All statistics were undertaken with SPSS statistics version 24 (IBM Corp, Armonk, NY).
The individual variables with distinct differences between the isolated LVAD and unplanned BVAD cohorts were revealed by univariable analysis (Tables 2 and 3). Both the LVAD and BVAD cohorts presented mostly an INTERMACS profile 2–3 (Table 2). Patients in the unplanned BVAD cohort were more likely to be female, to have a higher body mass index, and to have undergone cardiac surgery previously. Patients who underwent BVAD implantation were more likely to require mechanical ventilation or continuous veno-venous hemofiltration. Thereafter, the destination therapy (DT) strategy was the main treatment goal compared with patients who tolerated isolated LVAD therapy (Table 2).
Concerning the preoperative echocardiographic parameters, severe tricuspid regurgitation and high RV sphericity index values were found in the unplanned BVAD cohort preoperatively (Table 3). In terms of hemodynamics, a lower RVSWi and PAPi and higher CVP/PCWP ratio were detected by right heart catheter evaluations in the unplanned BVAD cohort (Table 3). On the other hand, pulmonary hypertension seemed to be protective in the LVAD patients. Regarding laboratory values, an elevated white blood cell count and MELD-XI score were significantly more frequent among patients in the unplanned BVAD than in the isolated LVAD cohort (Table 2).
Multivariable Logistic Regression Analysis
A stepwise multivariable logistic regression model was created by incorporating the significant variables identified by univariate analysis. Variables predictive of the need for unplanned BVAD included DT intention, PAPi <2, RVSWi <300 mm Hg/ml/m2, RV/LV ratio >0.75, and MELD-XI score >17 (Table 4).
The ALMA Risk Score
Similar to the CRITT score method,11 for simplicity and efficiency of use, a five-point risk score was developed based on the clinical variables identified in the multivariable logistic regression model (Table 4). Instead of weighting variables with coefficients based on their odds ratios, each variable is given a binary response. Therefore, a patient who satisfies the at-risk criterion (e.g., PAPi <2) is assigned a score of 1 for that variable versus 0 if not. Thus, 1 or 0 point is allotted for each of the following five variables in the institutionally defined “ALMA” score:* DT intention, PAPi <2, RVSWi <300 mm Hg/ml/m2, RV/LV ratio >0.75, and MELD-XI score >17.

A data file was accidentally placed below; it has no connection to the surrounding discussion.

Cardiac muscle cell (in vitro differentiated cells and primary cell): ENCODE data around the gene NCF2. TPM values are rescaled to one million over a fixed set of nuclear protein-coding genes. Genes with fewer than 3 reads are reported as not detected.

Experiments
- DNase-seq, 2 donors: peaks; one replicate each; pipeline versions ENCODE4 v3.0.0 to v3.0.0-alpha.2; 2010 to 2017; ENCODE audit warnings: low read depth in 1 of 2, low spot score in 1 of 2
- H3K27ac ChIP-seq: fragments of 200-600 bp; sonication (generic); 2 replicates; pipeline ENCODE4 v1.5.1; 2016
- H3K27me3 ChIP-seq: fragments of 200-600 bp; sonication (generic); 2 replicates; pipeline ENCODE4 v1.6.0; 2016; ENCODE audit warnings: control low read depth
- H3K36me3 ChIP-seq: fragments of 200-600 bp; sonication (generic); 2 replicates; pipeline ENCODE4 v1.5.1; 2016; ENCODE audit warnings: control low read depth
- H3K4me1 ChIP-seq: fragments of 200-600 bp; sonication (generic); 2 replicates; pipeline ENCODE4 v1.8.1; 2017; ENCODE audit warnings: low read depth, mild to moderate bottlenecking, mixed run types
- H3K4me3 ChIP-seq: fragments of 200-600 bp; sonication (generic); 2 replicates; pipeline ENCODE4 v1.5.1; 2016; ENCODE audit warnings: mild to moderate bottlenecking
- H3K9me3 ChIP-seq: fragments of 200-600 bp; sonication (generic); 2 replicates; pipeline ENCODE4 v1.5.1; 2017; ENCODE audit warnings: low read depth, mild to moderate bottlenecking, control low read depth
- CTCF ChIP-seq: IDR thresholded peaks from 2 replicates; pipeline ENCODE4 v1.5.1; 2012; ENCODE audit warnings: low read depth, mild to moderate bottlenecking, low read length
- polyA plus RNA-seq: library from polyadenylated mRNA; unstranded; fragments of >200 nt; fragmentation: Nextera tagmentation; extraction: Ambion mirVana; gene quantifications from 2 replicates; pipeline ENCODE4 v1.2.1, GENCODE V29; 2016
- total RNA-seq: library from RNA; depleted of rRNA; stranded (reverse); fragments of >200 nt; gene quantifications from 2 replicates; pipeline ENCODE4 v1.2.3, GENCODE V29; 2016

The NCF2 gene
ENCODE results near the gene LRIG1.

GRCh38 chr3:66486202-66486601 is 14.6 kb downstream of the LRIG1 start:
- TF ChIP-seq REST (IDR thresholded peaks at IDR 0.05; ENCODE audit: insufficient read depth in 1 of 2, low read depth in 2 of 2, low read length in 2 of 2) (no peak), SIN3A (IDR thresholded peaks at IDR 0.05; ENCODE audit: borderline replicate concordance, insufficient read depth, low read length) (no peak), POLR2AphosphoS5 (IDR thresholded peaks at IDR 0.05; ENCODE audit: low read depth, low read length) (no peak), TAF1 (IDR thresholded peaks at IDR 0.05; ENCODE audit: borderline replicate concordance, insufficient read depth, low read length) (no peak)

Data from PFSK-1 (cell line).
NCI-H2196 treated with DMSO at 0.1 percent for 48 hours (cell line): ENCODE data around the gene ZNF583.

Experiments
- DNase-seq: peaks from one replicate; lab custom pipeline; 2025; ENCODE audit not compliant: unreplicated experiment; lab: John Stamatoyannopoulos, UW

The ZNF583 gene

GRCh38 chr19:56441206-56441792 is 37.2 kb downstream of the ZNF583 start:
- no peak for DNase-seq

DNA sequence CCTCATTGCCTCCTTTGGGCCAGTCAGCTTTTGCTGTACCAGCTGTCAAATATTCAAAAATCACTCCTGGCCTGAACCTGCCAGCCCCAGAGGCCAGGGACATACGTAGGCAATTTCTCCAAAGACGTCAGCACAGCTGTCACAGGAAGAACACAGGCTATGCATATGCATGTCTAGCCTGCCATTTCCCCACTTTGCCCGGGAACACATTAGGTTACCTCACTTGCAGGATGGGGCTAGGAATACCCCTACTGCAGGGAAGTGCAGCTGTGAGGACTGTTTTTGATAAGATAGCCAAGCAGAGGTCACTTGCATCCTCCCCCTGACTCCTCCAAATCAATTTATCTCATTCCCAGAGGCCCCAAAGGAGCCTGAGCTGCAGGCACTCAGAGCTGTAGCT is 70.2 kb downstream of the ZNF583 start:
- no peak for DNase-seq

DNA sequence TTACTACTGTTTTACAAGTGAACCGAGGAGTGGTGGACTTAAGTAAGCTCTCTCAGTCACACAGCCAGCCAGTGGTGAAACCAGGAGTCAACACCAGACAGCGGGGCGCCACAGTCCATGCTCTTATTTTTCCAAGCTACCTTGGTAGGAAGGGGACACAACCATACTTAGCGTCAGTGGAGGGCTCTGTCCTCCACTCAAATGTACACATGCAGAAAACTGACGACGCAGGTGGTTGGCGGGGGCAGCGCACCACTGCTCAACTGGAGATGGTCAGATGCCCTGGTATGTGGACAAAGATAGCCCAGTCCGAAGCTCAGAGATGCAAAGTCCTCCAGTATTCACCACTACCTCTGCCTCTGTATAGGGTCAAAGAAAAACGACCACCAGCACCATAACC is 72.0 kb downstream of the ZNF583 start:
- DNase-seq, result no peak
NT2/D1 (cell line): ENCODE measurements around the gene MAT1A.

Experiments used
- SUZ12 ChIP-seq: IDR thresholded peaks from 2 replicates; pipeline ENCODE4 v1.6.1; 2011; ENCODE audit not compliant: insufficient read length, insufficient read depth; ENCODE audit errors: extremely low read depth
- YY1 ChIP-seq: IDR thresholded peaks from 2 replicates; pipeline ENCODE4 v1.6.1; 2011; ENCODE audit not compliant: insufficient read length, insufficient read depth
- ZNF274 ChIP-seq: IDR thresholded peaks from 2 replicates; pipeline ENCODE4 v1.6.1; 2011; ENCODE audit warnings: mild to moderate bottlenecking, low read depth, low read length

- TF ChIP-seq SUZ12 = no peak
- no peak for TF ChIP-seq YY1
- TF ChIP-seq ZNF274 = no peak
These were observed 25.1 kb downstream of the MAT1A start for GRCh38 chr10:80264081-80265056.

The model fit and predictive power of the five-point risk score were satisfactory when applied to the ventricular assist device data obtained from patients from the University of Bologna, S. Orsola Hospital, or Rome S. Camillo Hospital.
The predicted rate of RVF was significantly (p for linear trend <0.001) increased from 9% for a score of less than 2, to 57.1% for a score of 2–3, and to 100% for a score of 4–5 (Figure 1). The c index was 0.77 in the derivation versus 0.71 in the validation cohort (p = 0.063; Figure 2). In the resulting ROC curves, a score of 3.0 points provided a sensitivity of 82.5% and a specificity of 87.1% for the entire sample. The Hosmer–Lemeshow goodness-of-fit p value was 0.62 in the validation cohort, which reflects an appropriate fit for the data in this cohort. ROC curve comparison with other individual known hemodynamic, echocardiographic markers of RV failure, and other published scores (Figure 2) demonstrated a good performance and a high AUC for the ALMA-RVF score (Table 5).
Based on this model, we recommend an isolated LVAD for patients with a score of 0 or 1 and a BVAD for those with a score of 4 or 5. Patients with a score of 2 are in the gray area and may be able to tolerate an isolated LVAD with appropriate pharmacologic and/or primary temporary RVAD support, preferably associated with tricuspid valve repair (TVR).18–20 Patients with a score of 3 have a high risk of BVAD need, but it might be speculated and investigated the same radical treatment as described above for patients with a score of 2.18–20